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May 9, 2023updated 10 May 2023 9:32am

Is cyber insurance becoming an ‘unviable product’?

A European risk managers' association is the latest to raise concerns. Insurers think the picture is improving.

By Claudia Glover

The Federation of European Risk Management Associations (Ferma) has voiced concerns that the cyber insurance market is evolving in isolation from the industries it serves. The body has warned that cyber insurance could become an “unviable product” for companies, as buying such policies has become harder due to exemption clauses introduced recently by Lloyd’s of London.

New exclusion clauses introduced by Lloyd’s of London have caused consternation in the cyber insurance market. (Photo by Bote/Shutterstock)

But some insurers argue the cyber insurance market is stabilising and companies have an improving chance of buying a reasonable policy. Buyers must have good defences in place to purchase cyber insurance, however, if they want to receive a payout.

Cyber insurance may be an ‘unviable product’

Ferma, which represents 22 risk management associations in 21 countries, says the cyber insurance market may be inexorably affected by controversial war exemption clauses introduced in March by Lloyd’s of London.

The clauses recommend that standalone cybersecurity policies exclude coverage of attacks carried out by state-sponsored criminals. Some confusion has arisen over how a state-sponsored attack is defined. As many attacks are anonymous, some have feared that any cyberattack could be outside of insurance coverage under the war exemption clause. 

The approach needs to be more balanced in order to meet the needs of the industry’s customers, Ferma argues. “Without a more collaborative approach to cyber, balancing the risk appetite of the insurance market with the coverage requirements of the corporate buyers, there is a risk that cyber insurance becomes an unviable product for many organisations,” the organisation told the FT.

The clauses “highlight growing concerns about the overall value and sustainability of the cyber insurance product from the corporate perspective”, especially for larger companies where the risk is much larger. 

Ferma is calling for a “constructive” dialogue between all players in the insurance landscape, from insurers, brokers and corporate buyers to regulators. 

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Worries also stem from the spike in cyber insurance premiums triggered by the rise in ransomware in 2021, driving the cost of cyber insurance up by 102% in the first quarter of 2022, according to a report by insurance broker Marsh.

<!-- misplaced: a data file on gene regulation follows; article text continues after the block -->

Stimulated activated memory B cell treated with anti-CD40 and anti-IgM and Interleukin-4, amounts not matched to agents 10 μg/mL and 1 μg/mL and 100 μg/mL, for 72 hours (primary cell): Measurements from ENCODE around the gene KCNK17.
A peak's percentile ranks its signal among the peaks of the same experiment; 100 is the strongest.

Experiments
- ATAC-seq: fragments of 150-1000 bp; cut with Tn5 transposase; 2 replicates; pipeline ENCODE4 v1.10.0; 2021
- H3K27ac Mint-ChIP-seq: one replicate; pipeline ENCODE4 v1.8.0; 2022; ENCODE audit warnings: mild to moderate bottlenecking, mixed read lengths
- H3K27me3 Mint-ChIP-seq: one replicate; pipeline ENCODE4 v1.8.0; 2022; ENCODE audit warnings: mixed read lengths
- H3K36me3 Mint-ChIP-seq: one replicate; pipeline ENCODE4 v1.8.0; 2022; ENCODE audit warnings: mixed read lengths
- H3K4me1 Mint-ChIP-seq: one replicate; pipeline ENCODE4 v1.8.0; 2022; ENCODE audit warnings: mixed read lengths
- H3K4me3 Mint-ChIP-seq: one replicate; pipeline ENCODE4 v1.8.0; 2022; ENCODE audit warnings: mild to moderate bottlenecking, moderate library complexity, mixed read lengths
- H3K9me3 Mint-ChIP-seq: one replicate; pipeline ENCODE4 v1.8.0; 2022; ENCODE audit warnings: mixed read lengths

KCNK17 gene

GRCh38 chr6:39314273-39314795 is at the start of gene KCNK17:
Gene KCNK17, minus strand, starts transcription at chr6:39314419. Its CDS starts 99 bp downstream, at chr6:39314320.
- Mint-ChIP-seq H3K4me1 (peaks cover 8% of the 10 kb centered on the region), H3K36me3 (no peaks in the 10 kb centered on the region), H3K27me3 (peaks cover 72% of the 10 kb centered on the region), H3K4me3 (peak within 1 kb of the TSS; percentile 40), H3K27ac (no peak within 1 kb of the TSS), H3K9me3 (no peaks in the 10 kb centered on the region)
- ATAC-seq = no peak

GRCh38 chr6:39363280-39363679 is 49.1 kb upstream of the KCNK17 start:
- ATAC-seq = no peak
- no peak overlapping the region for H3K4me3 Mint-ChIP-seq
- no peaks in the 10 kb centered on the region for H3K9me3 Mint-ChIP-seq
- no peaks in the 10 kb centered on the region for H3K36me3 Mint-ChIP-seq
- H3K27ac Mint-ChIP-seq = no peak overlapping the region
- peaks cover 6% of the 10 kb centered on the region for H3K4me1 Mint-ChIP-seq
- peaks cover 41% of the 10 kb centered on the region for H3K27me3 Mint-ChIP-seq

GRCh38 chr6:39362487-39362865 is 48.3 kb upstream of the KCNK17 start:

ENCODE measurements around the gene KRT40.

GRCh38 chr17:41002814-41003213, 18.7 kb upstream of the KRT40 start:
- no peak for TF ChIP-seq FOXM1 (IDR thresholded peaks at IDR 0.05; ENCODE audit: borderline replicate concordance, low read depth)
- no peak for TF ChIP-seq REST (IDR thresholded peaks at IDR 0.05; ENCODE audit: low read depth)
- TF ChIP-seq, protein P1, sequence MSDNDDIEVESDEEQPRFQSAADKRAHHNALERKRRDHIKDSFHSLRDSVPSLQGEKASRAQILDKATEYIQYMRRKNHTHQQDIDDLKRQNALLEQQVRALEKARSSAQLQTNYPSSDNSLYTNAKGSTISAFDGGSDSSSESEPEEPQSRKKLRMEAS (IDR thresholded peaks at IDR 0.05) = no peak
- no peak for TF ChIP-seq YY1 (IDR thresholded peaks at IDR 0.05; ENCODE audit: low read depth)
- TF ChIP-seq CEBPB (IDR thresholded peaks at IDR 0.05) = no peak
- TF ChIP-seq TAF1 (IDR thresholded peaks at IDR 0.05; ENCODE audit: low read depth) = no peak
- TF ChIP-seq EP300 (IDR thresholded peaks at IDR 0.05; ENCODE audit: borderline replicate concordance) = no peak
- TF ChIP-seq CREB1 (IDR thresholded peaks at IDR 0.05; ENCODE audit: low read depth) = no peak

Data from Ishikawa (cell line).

The spike cost increase came with “continued market deterioration and reduction in capacity, many clients turned to self-insured retention as well as co-insurance,” Marsh said. 

Spiking cyber insurance prices – is the end in sight?

These figures have caused many to worry about the market. However, despite the discomfort this trend has caused it appears to be slowing down.

A report released by insurer Aon states that despite industry-wide worries, there appears to be substantial new capacity and improved insurer loss performance, leading to decreasing rates in cyber in early 2023.

Premium rates are expected to continue falling, but buyers must ensure their own security is up to scratch, says Craig Dunn, head of cyber M&A insurance at Aon. “The situation has improved somewhat. if you have good security, you won’t have trouble getting cyber insurance. If you have bad security, you will have trouble,” Dunn says.

The standard of cyber defences that insurers demand is linked to both the buyer’s industry and its revenue, Dunn explains. “If they’re under £50m of revenue then they’re not going to have to have the same level of security as a managed service provider with £500m of revenue.”

He explains: “If you’re under £50m, you’ve got good back-ups, you’ve got multi-factor authentication for all remote access, some sort of good endpoint solution in place, that’s probably good enough.”

Larger companies are under more pressure, as they are more likely to be attacked, he says. “If you’re a couple hundred million in revenue, brokers will probably ask for continuous monitoring,” Dunn says. “If you’re a managed service provider who’s doing security services, it is likely they will ask you to have endpoint detection and response on all endpoints and have some kind of security operations centre capability, whether in-house or outside.”

Some degree of volatility when it comes to policy price and availability is to be expected, however, as the industry is still in its infancy, explains Nicolas Jeanmart, head of personal and general insurance at Insurance Europe, the European insurance federation. “The cyber insurance market is still at its infancy, even though it has grown fast in recent years,” Jeanmart says.

“Insurers providing cyber insurance cover are constantly developing innovative, sustainable solutions, which usually include advice to firms on how to limit their exposure and support after an attack. Cyber insurance can only be offered if key conditions are met, in particular, adequate risk management by the companies buying the cover.”

Because of this, insurers are better placed than regulators to raise the bar of cybersecurity, Dunn believes. “I don’t think government is necessarily as reactive as somebody who’s got their bottom line and their bonus tied to these standards,” he says.

Read more: Ransomware is making cyber insurance harder to buy

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